Cloud Providers

Cloud Computing: IBM Watson Will Run On IBM and IBM Alone

Grazed from Fortune. Author: Barb Darrow.

You’ve got to give UBS analyst Steven Milunovich major props. During IBM’s earnings call on Monday, he asked whether IBM Watson, the company’s golden child, will run on rival Amazon Web Services—and he was promptly shot down. “No. Watson runs on our cloud, and our technology will run on IBM’s cloud,” IBM chief financial officer Martin Schroeter responded tersely.

Milunovich’s question wasn’t stupid. Just last week, VMware VMW -0.15% , another big Amazon AMZN -0.18% rival, said that its bread-and-butter VMware software will run on AWS, starting next year. Indeed, it seems that most of the world’s most important business software including SAP’s SAP 1.85% HANA databases as well as databases from Oracle ORCL -0.31% and Microsoft MSFT -0.35% , run on AWS...

Microsoft signs Adobe for Azure cloud computing services

Grazed from EconomicTimes. Author: Editorial Staff.

Tech giants Microsoft and Adobe today announced a major partnership to promote the use of each other's cloud-computing tools among their mutual customers. Satya Nadella, Microsoft's chief executive, called the deal a "massive mileston," in an appearance here with Shantanu Narayen, his Adobe counterpart.

The deal follows a pact last year that linked some Adobe products to Microsoft's customer relationship management tools. Cloud-computing, a growing business in which companies increasingly turn to rented, web-based infrastructure to run their software instead of their own back room servers, has a been a showcase of Microsoft's newfound willingness to partner with erstwhile competitors...

How DISA shifted from exclusive cloud provider to facilitator

Grazed from FederalNewsRadio. Author: Editorial Staff.

For nearly 10 years, the Defense Information Systems Agency has been working to provide secure cloud computing to DoD agencies. No longer the exclusive cloud provider itself, DISA now helps agencies use commercial providers in a secure way. Nowadays, the effort centers on applications, if they’re ready for cloud hosting and the best way to go about it. John Hale, the cloud portfolio manager at DISA, explains more on Pentagon Solutions.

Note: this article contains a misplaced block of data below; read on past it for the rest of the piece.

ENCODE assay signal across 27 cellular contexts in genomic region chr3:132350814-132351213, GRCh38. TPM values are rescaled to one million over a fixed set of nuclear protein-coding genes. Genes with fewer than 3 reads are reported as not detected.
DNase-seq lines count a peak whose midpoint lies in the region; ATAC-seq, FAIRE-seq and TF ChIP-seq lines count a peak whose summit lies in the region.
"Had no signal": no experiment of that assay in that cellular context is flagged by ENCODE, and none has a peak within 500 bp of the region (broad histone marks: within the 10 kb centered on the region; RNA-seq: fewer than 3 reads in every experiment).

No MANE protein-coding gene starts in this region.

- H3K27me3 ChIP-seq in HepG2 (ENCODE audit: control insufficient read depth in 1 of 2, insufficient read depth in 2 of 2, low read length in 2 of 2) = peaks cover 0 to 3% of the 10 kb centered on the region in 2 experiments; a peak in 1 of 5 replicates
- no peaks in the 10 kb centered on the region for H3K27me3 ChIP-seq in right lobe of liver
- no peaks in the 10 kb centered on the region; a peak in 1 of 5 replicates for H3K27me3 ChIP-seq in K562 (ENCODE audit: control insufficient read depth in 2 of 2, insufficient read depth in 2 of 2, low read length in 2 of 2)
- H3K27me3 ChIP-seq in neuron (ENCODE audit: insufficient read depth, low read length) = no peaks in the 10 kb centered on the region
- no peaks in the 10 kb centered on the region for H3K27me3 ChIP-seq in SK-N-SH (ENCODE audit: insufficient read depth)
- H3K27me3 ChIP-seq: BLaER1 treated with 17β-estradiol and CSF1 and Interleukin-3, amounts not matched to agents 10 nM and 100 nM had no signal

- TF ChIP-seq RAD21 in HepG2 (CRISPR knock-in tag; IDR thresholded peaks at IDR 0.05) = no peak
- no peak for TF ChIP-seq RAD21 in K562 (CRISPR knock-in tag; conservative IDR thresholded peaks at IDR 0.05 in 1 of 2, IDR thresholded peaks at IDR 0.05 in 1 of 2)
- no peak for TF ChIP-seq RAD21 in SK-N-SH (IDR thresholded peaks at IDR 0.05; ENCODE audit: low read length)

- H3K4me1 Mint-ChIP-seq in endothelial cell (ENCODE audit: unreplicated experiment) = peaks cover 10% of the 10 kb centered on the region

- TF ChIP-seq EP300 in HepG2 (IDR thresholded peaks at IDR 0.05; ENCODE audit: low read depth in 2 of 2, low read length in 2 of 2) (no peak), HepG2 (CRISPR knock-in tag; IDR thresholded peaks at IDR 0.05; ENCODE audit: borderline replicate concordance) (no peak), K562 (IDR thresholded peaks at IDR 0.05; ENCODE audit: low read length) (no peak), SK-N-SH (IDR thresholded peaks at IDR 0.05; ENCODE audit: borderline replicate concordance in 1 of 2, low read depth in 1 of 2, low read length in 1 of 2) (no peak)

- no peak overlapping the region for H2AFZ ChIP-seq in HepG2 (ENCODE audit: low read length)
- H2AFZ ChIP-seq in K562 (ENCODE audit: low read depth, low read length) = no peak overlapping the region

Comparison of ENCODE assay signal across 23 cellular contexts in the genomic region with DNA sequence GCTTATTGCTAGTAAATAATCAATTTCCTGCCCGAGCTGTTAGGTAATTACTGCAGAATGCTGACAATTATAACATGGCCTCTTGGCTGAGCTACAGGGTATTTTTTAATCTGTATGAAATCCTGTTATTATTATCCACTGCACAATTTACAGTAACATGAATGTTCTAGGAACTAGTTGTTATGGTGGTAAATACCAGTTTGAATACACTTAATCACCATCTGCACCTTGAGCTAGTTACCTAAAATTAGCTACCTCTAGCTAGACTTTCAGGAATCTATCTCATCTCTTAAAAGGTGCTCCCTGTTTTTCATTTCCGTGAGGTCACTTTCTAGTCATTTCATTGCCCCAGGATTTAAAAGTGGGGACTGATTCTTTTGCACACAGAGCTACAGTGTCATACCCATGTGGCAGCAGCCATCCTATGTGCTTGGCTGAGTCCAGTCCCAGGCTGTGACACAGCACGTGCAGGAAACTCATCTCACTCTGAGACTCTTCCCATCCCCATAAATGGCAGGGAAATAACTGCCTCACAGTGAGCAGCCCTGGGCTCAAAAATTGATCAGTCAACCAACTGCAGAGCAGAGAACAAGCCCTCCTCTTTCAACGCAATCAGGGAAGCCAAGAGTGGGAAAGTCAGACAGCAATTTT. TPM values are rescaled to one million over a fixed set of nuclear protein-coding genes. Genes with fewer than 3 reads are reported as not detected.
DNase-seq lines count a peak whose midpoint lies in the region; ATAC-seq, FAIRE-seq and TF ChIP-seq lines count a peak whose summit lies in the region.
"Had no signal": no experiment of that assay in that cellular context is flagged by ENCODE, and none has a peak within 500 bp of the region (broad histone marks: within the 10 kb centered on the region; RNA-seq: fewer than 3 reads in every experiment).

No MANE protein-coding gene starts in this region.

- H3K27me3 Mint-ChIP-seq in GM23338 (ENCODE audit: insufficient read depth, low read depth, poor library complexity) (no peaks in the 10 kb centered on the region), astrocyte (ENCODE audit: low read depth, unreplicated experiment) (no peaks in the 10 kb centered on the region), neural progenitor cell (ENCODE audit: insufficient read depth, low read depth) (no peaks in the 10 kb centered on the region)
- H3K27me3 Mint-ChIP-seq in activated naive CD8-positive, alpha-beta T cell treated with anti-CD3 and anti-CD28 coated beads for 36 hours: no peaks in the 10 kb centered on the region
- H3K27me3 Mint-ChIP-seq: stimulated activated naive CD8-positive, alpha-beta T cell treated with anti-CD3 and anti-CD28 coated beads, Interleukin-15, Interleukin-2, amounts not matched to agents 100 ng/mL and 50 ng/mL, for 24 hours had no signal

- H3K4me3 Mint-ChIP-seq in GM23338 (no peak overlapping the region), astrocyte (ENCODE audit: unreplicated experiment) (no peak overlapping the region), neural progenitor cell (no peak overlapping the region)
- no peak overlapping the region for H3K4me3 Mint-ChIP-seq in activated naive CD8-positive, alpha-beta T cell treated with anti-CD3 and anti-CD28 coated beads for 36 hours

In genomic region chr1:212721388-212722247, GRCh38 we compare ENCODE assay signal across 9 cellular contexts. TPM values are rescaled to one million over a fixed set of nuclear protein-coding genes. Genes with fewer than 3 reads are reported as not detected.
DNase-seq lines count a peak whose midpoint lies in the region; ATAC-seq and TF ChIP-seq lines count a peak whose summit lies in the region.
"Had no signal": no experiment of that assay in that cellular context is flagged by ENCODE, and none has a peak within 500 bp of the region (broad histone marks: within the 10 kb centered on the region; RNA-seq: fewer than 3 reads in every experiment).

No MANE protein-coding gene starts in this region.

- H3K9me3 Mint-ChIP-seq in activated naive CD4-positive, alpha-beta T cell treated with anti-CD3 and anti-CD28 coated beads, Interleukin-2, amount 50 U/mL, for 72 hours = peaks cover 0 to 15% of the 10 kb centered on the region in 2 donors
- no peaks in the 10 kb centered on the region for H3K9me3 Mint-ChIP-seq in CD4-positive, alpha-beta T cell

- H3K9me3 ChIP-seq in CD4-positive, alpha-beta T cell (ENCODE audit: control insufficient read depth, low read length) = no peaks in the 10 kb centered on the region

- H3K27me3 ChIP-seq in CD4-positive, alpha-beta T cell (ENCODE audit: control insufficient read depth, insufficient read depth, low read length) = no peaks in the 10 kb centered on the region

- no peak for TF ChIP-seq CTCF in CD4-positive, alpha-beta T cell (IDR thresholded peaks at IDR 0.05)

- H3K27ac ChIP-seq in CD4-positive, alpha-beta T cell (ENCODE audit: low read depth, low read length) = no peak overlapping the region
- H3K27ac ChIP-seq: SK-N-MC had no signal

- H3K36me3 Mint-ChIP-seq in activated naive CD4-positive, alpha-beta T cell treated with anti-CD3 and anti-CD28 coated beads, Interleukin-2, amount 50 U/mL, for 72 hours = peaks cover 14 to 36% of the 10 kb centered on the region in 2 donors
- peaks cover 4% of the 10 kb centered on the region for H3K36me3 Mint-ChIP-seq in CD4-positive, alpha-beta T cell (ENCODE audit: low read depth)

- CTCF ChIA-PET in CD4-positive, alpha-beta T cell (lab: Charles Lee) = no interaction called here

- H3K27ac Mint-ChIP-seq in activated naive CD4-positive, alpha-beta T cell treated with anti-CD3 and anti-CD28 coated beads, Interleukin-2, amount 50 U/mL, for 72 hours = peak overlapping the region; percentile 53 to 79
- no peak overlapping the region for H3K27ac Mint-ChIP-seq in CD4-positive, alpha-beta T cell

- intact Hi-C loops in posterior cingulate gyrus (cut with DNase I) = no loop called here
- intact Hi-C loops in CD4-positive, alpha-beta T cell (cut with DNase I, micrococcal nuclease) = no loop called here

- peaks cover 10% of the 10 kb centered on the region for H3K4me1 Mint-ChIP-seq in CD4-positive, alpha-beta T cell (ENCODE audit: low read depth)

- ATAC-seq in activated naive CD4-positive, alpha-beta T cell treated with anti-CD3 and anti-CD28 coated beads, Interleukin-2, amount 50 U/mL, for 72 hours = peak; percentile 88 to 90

It’s no secret that the Pentagon’s wartime budget is now funding a lot of day-to-day requirements, but DoD accounting systems can’t tell how much. New estimates from Government Accountability Office says DoD has routinely dipped into its overseas contingency operations account to fund “enduring” requirements since 2009, but there’s no way to tell which account ultimately funded any particular expense, making it very difficult for Congress to oversee DoD’s operations and maintenance accounts. Andrew Van Ah is GAO’s acting director for Defense Capabilities and Management. He spoke with Federal News Radio’s Jared Serbu about the O&M accounting problem.

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The man who put Amazon on cloud nine

Grazed from ForbesIndia. Author: Harichandan Arakali.

Andy Jassy, CEO of Amazon Web Services (AWS), has visited India over a dozen times by his own reckoning. His visits, though, are not as sonorous as his boss Jeff Bezos’s. Recall how the founder and CEO of ecommerce behemoth Amazon Inc had put on a shiny bandhgala and posed for photographs, which went viral on social media, leaning out of a truck’s cabin in Bengaluru in September 2014.

Despite Jassy’s lower-pitched demeanour—he prefers a simple business suit and uses a BlackBerry Classic—he has been garnering customer after customer in the country for AWS, Amazon’s cloud computing unit, which has achieved a revenue run rate of $10 billion (around Rs 67,000 crore) globally. The unit, set up in 2006, currently garners about 15 percent of Seattle-based Amazon’s overall revenues but nearly half the company’s operating income...

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Cloud Computing: Why Microsoft Azure Is King of the Hill

Grazed from CloudExpo. Author: John Basso.

As I wrote earlier this year over at InfoWorld, Microsoft took another step toward being king of the cloud hill when it announced in January that it was releasing its Azure stack to the public. There are many technical reasons why this is cool, but more importantly, it's the psychological advantage this gives Microsoft.

Google has always had the ability for developers using its stack to develop locally on the same tools that run in Google App Engine. It recently forked its environments, so now the local and cloud environments are slightly different for some of the configurations -- I can't tell you how many nights I have lost sleep because of environments being slightly different! Development and hosting are two completely different things. What Microsoft did is one-upped Google and Amazon...